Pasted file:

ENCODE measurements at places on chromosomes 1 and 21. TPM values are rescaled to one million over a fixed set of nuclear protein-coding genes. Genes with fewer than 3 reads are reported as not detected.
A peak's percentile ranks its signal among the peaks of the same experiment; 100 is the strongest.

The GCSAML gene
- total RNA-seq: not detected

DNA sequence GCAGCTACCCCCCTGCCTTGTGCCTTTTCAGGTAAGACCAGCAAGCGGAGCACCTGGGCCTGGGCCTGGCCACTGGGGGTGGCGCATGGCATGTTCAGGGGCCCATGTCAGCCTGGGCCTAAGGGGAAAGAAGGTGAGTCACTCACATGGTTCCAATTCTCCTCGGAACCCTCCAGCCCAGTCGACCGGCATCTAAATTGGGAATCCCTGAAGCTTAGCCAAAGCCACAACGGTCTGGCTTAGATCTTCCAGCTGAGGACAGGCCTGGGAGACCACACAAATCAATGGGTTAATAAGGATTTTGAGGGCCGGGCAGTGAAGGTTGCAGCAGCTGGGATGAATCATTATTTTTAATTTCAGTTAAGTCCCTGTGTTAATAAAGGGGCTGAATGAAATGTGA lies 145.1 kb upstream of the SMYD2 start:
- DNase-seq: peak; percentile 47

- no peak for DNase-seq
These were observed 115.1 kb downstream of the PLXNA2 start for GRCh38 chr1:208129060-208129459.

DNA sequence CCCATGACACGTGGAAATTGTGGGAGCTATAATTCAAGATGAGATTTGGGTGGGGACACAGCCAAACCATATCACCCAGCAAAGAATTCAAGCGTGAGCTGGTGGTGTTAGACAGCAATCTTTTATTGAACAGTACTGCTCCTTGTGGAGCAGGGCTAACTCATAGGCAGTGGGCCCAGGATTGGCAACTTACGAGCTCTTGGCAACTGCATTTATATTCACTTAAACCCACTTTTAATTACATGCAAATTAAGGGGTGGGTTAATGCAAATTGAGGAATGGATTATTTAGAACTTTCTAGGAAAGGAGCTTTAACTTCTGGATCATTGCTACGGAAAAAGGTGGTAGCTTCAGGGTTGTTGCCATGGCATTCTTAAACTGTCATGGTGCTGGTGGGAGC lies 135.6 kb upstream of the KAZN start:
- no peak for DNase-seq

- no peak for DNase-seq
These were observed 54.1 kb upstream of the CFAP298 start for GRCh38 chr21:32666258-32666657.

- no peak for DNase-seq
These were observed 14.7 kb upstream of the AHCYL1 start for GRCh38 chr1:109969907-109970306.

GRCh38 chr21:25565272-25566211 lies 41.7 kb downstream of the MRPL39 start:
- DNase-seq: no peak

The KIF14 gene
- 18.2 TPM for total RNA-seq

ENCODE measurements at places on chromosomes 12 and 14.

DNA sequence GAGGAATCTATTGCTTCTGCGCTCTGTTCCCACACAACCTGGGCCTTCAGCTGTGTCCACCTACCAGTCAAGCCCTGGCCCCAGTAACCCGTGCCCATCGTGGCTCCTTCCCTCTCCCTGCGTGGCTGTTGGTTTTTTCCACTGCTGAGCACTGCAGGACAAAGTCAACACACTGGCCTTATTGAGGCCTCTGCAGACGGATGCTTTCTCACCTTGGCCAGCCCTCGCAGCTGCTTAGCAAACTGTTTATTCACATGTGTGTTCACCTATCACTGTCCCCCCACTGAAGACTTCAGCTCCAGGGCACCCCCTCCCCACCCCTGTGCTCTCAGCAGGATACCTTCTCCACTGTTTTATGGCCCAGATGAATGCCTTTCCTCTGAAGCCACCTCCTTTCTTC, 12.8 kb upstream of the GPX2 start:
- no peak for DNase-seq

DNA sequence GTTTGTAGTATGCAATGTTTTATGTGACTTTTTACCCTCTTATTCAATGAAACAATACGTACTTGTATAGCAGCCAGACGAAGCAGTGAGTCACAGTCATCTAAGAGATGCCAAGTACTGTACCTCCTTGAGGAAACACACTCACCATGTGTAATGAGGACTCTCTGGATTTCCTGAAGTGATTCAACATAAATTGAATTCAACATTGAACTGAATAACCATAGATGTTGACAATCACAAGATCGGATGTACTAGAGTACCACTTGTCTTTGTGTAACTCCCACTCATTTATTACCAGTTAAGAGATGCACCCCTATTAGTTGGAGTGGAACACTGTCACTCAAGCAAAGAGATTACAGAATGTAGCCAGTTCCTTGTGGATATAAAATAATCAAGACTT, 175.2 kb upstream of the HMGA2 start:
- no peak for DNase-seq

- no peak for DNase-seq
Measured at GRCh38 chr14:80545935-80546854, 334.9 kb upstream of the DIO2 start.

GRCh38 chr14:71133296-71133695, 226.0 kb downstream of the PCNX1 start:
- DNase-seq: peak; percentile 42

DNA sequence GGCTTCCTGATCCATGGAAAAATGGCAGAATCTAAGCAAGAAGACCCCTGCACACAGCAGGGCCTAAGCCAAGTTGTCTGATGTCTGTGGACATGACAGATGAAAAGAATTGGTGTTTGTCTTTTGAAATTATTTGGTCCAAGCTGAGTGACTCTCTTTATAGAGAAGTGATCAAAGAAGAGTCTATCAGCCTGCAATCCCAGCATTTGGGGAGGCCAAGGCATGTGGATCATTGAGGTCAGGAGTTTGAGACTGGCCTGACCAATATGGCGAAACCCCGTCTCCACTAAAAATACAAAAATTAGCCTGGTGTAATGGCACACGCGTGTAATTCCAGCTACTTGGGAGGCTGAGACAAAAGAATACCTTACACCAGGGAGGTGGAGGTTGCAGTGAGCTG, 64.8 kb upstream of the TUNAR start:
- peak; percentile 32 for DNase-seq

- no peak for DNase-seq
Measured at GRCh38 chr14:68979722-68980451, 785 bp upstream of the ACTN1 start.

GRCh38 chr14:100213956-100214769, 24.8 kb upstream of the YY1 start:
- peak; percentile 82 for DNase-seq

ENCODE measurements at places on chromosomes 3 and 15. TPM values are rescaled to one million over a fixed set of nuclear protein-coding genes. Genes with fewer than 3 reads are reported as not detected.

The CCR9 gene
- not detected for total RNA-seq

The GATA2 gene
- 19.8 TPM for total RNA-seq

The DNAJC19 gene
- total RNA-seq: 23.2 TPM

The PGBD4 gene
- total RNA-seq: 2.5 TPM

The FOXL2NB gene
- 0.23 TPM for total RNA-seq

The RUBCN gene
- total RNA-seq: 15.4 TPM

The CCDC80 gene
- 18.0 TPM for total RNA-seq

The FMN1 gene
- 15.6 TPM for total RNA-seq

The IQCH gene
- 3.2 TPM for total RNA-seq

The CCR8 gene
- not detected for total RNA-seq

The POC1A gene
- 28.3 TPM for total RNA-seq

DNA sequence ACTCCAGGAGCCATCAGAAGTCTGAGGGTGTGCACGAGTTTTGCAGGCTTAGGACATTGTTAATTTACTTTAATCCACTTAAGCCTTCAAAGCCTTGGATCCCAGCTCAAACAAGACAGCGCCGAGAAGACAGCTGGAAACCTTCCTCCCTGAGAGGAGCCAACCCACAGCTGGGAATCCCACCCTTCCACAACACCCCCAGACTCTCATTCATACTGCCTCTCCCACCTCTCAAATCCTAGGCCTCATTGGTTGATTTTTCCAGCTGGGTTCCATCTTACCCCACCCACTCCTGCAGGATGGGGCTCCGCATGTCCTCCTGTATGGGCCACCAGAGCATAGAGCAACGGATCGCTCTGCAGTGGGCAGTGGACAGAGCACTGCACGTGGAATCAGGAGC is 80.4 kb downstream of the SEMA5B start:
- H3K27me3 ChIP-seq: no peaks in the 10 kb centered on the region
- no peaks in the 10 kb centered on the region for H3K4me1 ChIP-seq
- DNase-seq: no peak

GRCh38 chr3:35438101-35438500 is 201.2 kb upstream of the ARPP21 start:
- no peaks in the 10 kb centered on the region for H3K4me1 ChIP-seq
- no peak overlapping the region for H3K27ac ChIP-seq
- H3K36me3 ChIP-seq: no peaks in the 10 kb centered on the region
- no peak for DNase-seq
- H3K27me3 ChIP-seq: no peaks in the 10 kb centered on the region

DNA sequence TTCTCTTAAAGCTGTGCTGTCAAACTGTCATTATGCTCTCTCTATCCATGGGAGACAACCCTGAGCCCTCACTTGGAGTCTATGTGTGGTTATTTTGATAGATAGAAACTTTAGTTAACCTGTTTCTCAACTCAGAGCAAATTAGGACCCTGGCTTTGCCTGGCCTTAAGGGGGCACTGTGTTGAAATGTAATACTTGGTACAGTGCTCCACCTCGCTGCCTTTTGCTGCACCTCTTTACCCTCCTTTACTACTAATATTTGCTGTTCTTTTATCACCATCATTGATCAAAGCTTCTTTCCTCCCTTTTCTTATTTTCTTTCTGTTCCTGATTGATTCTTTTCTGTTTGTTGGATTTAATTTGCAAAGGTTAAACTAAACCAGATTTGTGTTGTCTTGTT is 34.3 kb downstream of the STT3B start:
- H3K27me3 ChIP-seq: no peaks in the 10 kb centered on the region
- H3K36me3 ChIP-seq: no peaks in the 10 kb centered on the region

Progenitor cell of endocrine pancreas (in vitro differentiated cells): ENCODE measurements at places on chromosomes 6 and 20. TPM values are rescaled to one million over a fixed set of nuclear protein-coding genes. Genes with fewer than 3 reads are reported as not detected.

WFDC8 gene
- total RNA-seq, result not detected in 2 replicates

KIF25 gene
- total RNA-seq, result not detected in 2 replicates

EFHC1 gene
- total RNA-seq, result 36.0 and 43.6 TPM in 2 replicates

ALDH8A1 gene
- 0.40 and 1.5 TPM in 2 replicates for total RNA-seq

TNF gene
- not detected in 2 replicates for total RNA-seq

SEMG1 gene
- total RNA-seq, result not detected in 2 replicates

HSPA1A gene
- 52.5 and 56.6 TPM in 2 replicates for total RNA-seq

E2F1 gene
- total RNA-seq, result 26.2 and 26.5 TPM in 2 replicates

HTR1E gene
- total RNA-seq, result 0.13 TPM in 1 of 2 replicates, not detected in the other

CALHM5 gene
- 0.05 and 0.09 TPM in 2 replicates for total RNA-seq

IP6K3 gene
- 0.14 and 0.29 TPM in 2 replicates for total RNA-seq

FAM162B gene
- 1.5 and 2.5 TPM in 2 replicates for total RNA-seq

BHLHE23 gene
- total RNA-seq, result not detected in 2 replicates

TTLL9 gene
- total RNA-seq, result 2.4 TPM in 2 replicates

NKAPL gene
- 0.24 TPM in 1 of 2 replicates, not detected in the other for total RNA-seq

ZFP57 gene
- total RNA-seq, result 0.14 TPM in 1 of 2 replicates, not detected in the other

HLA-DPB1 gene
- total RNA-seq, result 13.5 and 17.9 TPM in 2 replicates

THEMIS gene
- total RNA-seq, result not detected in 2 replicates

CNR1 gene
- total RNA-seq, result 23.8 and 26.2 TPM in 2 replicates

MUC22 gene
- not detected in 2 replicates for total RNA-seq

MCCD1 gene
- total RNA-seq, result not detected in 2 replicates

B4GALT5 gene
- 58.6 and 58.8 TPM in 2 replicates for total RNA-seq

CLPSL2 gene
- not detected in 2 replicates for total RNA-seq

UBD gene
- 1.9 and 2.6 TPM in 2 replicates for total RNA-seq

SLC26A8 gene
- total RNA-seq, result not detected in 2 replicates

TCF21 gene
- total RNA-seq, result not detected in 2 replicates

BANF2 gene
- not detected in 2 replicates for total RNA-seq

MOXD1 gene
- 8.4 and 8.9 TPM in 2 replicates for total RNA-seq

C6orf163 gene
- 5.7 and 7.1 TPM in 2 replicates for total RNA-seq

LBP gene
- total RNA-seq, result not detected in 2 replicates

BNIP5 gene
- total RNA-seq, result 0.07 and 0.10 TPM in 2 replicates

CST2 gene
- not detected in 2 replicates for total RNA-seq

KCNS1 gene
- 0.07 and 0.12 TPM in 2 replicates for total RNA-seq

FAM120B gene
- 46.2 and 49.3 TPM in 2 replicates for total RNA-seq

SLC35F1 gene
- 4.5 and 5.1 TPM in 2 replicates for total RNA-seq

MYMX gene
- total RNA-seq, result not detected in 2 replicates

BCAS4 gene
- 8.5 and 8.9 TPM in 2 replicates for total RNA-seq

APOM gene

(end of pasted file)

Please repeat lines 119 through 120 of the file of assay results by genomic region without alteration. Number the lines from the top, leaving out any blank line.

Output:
SLC26A8 gene
- total RNA-seq, result not detected in 2 replicates